Jonathan's Soapbox

This page first posted 20 November 1998.

Socks, Maps and Drains.

Ferengi believe in "the great river" that provides. It's a neat encapsulation of capitalism in a religious parable. Trade is the flow from those who have something to those who want it. A successful man makes his profit by facilitating the trade, allowing the water of the great river to flow from a place of higher potential energy to one of lower potential energy, taking commission like a waterwheel pulling energy from the inevitable flow.

Only a decade or two ago, one could rely on coming back from overseas with something that was not available or not yet available at home. Not so now... you can get almost anything anywhere, for a price, especially through the net, possibly giving someone's waterwheel a decent shove in the process. With, I am about to tell you, with a few exceptions.

Take Computer Socks. Brilliant things. You'd no more buy any other sort of sock (if you care at all about socks) than you would buy a vacuum cleaner that wasn't a Dyson. Of course lots of people don't care much about their socks, or their vacuums, but many of us do. So why is the Computer Sock, an Australian invention, rarer than bars of unobtainium in the US? There's gotta be room for a moneywheel... sorry, waterwheel, here.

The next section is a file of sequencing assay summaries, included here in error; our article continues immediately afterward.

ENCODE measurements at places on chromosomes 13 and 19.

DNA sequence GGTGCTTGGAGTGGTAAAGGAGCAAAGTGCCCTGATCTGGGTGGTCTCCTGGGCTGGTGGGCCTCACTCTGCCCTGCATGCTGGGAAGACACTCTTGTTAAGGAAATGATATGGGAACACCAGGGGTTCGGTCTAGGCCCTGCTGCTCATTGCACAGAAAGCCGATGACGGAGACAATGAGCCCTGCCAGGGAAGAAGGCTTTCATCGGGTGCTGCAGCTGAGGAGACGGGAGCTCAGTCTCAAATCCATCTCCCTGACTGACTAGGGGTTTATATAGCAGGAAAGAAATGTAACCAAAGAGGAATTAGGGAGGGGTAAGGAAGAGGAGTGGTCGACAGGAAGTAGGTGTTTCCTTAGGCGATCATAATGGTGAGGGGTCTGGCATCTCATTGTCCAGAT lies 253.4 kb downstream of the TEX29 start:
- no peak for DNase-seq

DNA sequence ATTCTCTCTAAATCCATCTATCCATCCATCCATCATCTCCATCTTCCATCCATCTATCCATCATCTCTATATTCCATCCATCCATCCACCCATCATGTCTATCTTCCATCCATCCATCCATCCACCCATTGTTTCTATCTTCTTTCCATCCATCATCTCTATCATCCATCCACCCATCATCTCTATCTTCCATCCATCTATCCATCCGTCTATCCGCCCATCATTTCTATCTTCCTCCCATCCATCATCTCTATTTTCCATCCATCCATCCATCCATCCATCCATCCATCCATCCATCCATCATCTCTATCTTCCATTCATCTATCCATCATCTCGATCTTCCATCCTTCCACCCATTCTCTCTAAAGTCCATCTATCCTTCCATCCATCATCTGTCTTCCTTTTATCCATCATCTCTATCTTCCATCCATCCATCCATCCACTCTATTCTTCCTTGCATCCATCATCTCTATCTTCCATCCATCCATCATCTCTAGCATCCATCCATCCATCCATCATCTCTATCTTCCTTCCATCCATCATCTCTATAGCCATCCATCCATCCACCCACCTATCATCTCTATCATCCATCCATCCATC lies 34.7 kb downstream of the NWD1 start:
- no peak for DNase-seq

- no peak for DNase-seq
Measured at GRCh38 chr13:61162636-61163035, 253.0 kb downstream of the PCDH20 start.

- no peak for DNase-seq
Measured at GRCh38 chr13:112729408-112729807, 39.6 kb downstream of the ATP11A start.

Then there's maps. Pitiful maps here in CA, and yet either a Gregory's or a UBD in Sydney or an A-Z in London or any number of hiking and path maps in rural UK put them to shame. From you can get a small UBD map of the environs of almost all businesses in Sydney, and it will show schools, public telephones, churches, significant buildings, street numbers, parks, police stations, fire stations, hospitals, the works. And in colour. Here, you are lucky to get B&W maps with malls, and you cannot even look up a phone number reliably on the web, let alone access a map, no sir. Another tributary asking for a waterwheel.

In pure ideas there's even room. American bathrooms do not have drains in the floor. Can you believe this? Water that sprays or spills collects in puddles. Drain in the shower, drain in the bath, drain in the sink and maybe two sinks to a bathroom, no drain in the floor. I ask a colleague if any have them... "No" he says, "you'd have to slope the floor... how would you do that, then?". I answer: "The water always seems to collect in one spot... the floor is already sloped!" Hmm, that got him. So where's the plumber offering this, collecting business?

What sums up the current mindset? This comment reported by a person in HP: "There's an independent contractor that does a lot of work for HP," he wrote. "Someone in Corporate sent him a letter asking him to certify for HP that he was Y2K compliant. Considering that all his equipment is produced by HP, he sent a letter back asking HP to certify that their equipment is Y2K compliant."

I came here, to the capitalist Mecca, keen to immerse myself in the strong capitalist flow. If one thing here in CA disappoints me, it is that the place is far more socialist that I hoped and imagined. The drive to find that foothold, to get the waterwheel to work with a low head of pressure, is evaporating. The buggers are turning into democrats, my feet get wet in the morning trip to the bathroom, and I can't buy Computer Socks. Thank ghod I have a good sense of direction.

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